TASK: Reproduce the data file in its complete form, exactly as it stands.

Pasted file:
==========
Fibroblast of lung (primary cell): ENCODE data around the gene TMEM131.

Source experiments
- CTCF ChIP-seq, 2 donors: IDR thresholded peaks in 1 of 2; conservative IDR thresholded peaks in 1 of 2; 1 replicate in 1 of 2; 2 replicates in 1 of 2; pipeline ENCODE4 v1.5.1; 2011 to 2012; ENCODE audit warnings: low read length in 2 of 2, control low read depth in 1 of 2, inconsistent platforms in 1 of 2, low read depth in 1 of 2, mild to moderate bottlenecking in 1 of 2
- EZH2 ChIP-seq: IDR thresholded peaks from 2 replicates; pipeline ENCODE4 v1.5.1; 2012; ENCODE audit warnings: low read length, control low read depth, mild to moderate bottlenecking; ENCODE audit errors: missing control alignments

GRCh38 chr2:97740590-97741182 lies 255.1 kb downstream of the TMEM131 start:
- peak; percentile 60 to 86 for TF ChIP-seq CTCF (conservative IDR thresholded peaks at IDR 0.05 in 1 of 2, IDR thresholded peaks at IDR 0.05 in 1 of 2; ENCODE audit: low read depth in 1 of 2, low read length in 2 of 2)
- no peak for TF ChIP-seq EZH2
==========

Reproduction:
Fibroblast of lung (primary cell): ENCODE data around the gene TMEM131.

Source experiments
- CTCF ChIP-seq, 2 donors: IDR thresholded peaks in 1 of 2; conservative IDR thresholded peaks in 1 of 2; 1 replicate in 1 of 2; 2 replicates in 1 of 2; pipeline ENCODE4 v1.5.1; 2011 to 2012; ENCODE audit warnings: low read length in 2 of 2, control low read depth in 1 of 2, inconsistent platforms in 1 of 2, low read depth in 1 of 2, mild to moderate bottlenecking in 1 of 2
- EZH2 ChIP-seq: IDR thresholded peaks from 2 replicates; pipeline ENCODE4 v1.5.1; 2012; ENCODE audit warnings: low read length, control low read depth, mild to moderate bottlenecking; ENCODE audit errors: missing control alignments

GRCh38 chr2:97740590-97741182 lies 255.1 kb downstream of the TMEM131 start:
- peak; percentile 60 to 86 for TF ChIP-seq CTCF (conservative IDR thresholded peaks at IDR 0.05 in 1 of 2, IDR thresholded peaks at IDR 0.05 in 1 of 2; ENCODE audit: low read depth in 1 of 2, low read length in 2 of 2)
- no peak for TF ChIP-seq EZH2